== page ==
Overall, I really enjoyed the The Cruel Prince series, although I was slightly disappointed by the final book in the series. That being said, the first two books in that series ended up on my favorites list, so I’m hoping The Stolen Heir will fall more in line with those books. That being said, there’s always some nervousness when a new book is released in a series long after the original, as readers don’t want it to ruin the original series. Regardless, I am very curious about this book and I hope to read it when it is released early in the new year.
Lore Olympus Volume One by Rachel Smythe
Lore Olympus by Rachel Smythe is a graphic novel retelling of Hades and Persephone which has a more modern setting. I read some of Lore Olympus on WebToons, where it was originally published, and absolutely loved it. I really love Rachel Smythe’s drawing style and her use of colors throughout the story. When I saw it was published in book form, I knew that I had to add it to my collection. This book features the first 25 episodes of the online comic, as well as a short story exclusive to the print addition, so I’m excited to reread this story which I love and see some new content.
Love & Other Words by Christina Lauren
I have been disappointed with Christina Lauren’s recent releases, however I have heard a lot of positive reviews for Love & Other Words. I have also heard many comparisons between this book and Every Summer After by Carley Fortune, which I also hope to read in 2023. Love & Other Words follows Macy and Elliot, who have a second chance romance. Some reservations that I have with this book is that it is told in different time lines to show their past relationship and the current interactions and the second chance romance trope, and this type of writing and this trope aren’t always my favorite to read.
Recently, I discussed my reading goals for 2023. Today, I will be discussing my blog goals for 2023. Here are my top four goals:
Goal #1: Complete Blogentine’s Day.
My first goal for my blog in 2023 is doing Blogentine’s Day. In the past, I have written fourteen posts for the first fourteen days of February. I didn’t do Blogentine’s Day this past year, but it is something that I have always enjoyed writing for my blog. I have already started planning out my posts for Blogentine’s Day, so I’m hoping that my early planning will make writing that many posts at the beginning of the year less stressful.
Goal #2: Complete Blogmas.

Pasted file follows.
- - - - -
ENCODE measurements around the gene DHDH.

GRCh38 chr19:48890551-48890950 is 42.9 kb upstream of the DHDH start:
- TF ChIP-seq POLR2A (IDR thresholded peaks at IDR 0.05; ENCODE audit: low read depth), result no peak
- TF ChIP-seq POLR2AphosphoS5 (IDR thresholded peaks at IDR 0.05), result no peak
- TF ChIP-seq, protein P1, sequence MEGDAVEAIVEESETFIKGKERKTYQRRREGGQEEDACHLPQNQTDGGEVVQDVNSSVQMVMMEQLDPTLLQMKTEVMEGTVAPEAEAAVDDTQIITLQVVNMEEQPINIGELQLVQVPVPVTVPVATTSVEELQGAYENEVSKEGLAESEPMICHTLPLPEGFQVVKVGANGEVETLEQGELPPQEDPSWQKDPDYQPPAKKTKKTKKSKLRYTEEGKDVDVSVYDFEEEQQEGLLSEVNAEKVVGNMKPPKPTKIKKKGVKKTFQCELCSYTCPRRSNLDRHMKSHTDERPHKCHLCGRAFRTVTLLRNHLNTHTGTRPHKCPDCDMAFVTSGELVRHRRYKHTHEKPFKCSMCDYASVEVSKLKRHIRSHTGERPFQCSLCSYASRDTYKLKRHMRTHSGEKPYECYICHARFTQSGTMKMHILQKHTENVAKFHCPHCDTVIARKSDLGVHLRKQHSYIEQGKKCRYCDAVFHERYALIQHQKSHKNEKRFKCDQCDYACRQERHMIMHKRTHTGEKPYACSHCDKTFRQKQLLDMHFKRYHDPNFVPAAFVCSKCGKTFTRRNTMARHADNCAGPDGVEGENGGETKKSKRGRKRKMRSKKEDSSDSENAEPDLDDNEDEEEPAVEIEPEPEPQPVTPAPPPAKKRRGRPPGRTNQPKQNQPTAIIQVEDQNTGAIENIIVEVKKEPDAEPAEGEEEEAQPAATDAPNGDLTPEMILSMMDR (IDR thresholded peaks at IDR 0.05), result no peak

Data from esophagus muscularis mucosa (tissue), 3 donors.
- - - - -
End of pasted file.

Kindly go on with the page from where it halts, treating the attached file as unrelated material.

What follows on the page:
On my blog, Blogmas lasts all 31 days of December. I am almost finished with Blogmas this year and it was so much fun to review recent books that I’ve read and to reflect on my reading this past year. Like with Blogentine’s Day, Blogmas can take a lot of planning. I didn’t plan as early as I typically do this year, so I had to do a lot of writing during the month of December, which can add a lot of pressure since it is such a busy time of the year. As a result, it is my goal to start planning this month-long celebration on my blog a little sooner than I did this year.
Goal #3: Keep up with monthly TBRs and reading wrap-ups.
In the past on my blog, I loved doing monthly TBRs and wrap-ups to keep track of what I read each month and to reflect on whether or not I stuck to my TBR. How many books I read in a month can greatly fluctuate, so even if it isn’t monthly wrap-ups, I at least want to do seasonal wrap-ups of books that I have read.
Goal #4: Review more types of media.
So many books are being turned into movies during 2023 that I want to start reviewing more types of media aside from books on my blog. I love watching book-to-movie, or more often now, books-to-streaming series, so I would love to write comparisons between books and movies as well as reviewing the books and media content separately.
Since it’s almost time for the new year, I wanted to write a list of books I wanted to read before 2023 ends. Instead of just thinking of my most anticipated releases of 2023, I also wanted to think of previously published books that I want to read in the new year. Throughout the year, I plan to document my progress on my list! Here are my choices: